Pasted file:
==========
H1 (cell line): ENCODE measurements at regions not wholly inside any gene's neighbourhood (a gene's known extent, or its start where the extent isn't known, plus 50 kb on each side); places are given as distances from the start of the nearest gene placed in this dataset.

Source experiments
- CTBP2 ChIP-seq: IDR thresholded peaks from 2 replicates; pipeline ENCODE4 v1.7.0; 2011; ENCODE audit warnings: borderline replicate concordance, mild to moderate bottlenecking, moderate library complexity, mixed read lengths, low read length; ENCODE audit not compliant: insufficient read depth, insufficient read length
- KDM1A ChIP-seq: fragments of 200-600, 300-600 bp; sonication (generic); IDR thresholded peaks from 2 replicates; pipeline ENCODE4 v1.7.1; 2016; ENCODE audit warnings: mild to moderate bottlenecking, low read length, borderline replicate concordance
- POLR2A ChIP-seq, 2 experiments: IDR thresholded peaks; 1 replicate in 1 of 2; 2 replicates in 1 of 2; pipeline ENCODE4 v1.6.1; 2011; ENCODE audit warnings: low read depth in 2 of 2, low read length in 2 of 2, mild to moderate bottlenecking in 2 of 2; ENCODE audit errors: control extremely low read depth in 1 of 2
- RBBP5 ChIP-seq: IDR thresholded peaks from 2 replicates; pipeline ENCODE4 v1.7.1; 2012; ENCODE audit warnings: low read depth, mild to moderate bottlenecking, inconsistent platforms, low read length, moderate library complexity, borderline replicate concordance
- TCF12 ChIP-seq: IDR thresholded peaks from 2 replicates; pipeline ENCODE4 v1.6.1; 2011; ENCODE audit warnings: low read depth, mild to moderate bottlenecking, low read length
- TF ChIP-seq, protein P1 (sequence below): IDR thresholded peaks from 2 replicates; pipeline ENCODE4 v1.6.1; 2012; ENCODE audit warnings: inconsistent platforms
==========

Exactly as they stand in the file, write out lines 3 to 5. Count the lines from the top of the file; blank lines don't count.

- CTBP2 ChIP-seq: IDR thresholded peaks from 2 replicates; pipeline ENCODE4 v1.7.0; 2011; ENCODE audit warnings: borderline replicate concordance, mild to moderate bottlenecking, moderate library complexity, mixed read lengths, low read length; ENCODE audit not compliant: insufficient read depth, insufficient read length
- KDM1A ChIP-seq: fragments of 200-600, 300-600 bp; sonication (generic); IDR thresholded peaks from 2 replicates; pipeline ENCODE4 v1.7.1; 2016; ENCODE audit warnings: mild to moderate bottlenecking, low read length, borderline replicate concordance
- POLR2A ChIP-seq, 2 experiments: IDR thresholded peaks; 1 replicate in 1 of 2; 2 replicates in 1 of 2; pipeline ENCODE4 v1.6.1; 2011; ENCODE audit warnings: low read depth in 2 of 2, low read length in 2 of 2, mild to moderate bottlenecking in 2 of 2; ENCODE audit errors: control extremely low read depth in 1 of 2